Mix the soil by raking in several inches of loamy compost. Use the top edge of the rake to spread some topdressing in the adjacent areas.
Choose the right seed for the microclimate of your area (sun, shade). The perennial ryegrass will germinate quickly and should be included in the mix.
Some “one-step” grass seed products already contain a weak starter fertilizer, compost and other additives. Some products contain recycled paper to hold the seeds and absorb moisture during germination. These products are not bad, but plain grass seed can be used to cover bare spots just as well and more cost-effectively.
Rake the Seeds
Spread the seeds evenly by lightly raking them in. It will also help to keep the seed in place by covering some of it with a thin soil layer. You may have to protect your area until the seeds germinate from birds that love to eat seedlings and new shoots. You can deter birds by using reflective tape, pinwheels, or short stakes.
Water the area lightly. Keep the seeds damp throughout the day. You can cover the patch with a burlap sheet if hot weather is an issue. This will shade the seeds and prevent them from drying out. Spreading a thin layer (about 1 cm thick) of wheat straw on top of the seeded surface will help to keep the seeds moist and in place.
You will need to water your patch daily, or even twice a day for the first 10 days until the seeds sprout. Continue to water every two days until the grass is mature. Then, you can water only once a week.
Cut When Ready
This will allow the patched areas to begin to blend with the rest. It may be necessary to mow around the patched area for two or even three mowing sessions. Some seed manufacturers recommend waiting seven weeks before cutting new grass.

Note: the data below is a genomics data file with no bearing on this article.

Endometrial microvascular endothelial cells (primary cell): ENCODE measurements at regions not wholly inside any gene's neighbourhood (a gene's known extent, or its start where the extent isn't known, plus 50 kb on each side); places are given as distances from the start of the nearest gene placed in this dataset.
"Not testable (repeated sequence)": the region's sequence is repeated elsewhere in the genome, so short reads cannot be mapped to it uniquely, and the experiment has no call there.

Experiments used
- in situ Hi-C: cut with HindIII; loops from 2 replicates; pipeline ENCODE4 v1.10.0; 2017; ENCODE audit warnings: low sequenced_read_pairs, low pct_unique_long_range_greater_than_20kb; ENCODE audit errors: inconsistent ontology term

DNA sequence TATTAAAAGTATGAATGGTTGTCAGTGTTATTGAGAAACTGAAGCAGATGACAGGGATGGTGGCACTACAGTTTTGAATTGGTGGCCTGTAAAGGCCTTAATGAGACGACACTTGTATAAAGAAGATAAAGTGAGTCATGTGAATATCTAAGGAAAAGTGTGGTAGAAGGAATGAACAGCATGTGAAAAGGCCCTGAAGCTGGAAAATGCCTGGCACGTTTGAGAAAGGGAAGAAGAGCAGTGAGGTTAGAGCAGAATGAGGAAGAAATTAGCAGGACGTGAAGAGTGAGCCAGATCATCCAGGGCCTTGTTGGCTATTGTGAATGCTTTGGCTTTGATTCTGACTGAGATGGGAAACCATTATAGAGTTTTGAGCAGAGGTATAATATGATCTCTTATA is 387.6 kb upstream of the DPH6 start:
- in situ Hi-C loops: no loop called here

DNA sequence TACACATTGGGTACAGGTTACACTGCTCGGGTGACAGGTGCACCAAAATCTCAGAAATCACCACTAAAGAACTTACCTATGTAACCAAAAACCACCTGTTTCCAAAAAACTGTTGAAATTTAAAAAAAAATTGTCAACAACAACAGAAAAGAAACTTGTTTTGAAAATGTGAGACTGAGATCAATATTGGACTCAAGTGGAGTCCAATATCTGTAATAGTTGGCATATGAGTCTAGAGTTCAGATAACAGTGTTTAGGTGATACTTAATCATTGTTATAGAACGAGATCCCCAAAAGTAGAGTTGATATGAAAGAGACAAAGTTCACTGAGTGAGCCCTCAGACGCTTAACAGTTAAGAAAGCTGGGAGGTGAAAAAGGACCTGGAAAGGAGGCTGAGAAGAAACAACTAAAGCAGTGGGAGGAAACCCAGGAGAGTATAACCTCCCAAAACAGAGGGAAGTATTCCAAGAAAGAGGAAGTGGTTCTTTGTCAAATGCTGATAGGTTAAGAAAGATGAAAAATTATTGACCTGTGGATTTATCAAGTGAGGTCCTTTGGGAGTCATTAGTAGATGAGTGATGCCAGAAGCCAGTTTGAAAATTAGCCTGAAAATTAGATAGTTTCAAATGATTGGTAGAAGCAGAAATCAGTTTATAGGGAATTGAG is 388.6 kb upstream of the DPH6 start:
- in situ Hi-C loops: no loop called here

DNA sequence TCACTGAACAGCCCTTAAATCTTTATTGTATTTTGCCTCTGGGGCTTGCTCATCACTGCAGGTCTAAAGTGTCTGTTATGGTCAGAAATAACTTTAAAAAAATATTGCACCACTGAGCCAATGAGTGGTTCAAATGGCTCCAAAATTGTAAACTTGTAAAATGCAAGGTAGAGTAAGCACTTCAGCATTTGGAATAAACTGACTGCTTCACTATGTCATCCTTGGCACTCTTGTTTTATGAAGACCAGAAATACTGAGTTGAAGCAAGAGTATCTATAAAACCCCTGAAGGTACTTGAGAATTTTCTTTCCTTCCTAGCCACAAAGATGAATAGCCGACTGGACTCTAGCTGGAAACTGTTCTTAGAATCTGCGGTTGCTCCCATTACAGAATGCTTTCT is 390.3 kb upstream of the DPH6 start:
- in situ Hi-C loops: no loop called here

How to Patch Bare Patches with Sod
Filling the spot with a cut-out patch from a roll of grass sod is a quicker solution than seeding. If you need to treat several bare spots, this is the best method. You can get many patches out of a roll of sod that costs less than $10. You’ll be able to blend the patch into the grass within a few weeks.
Cut a Sod patch
Cut a small patch of sod with a garden knife or a sharp-edged shovel. It should be slightly larger than the area that is bare on your lawn. The patch should extend about 2 inches beyond the bare area into the healthy grass.
Cut out the Old Turf
Place the sod over the bare area. Then, remove the sod, and then the dead grass, as well as the healthy grass ring around the bare area, with a hand cultivator. Remove the soil layer below the grass. The goal is for the sod to sit at the same height as the rest.
Prepare the soil
Use a garden rake or cultivator to loosen the soil around your patch. The soil should be loose enough for the roots to quickly anchor themselves in the soil.
Plant the Sod Patch
Walk on the sod repeatedly to compact it into the soil. Water the area immediately and then repeat this process two or three more times per day for a few days until it is fully bonded.
It will take up to six weeks for the sod to fully root. It’s normal for the sod to be a different color initially. This will fade soon.
Call Conway Lawn Care Service now if you need expert help in maintaining your lawn.
Like our Facebook page for more great info about lawn maintenance services.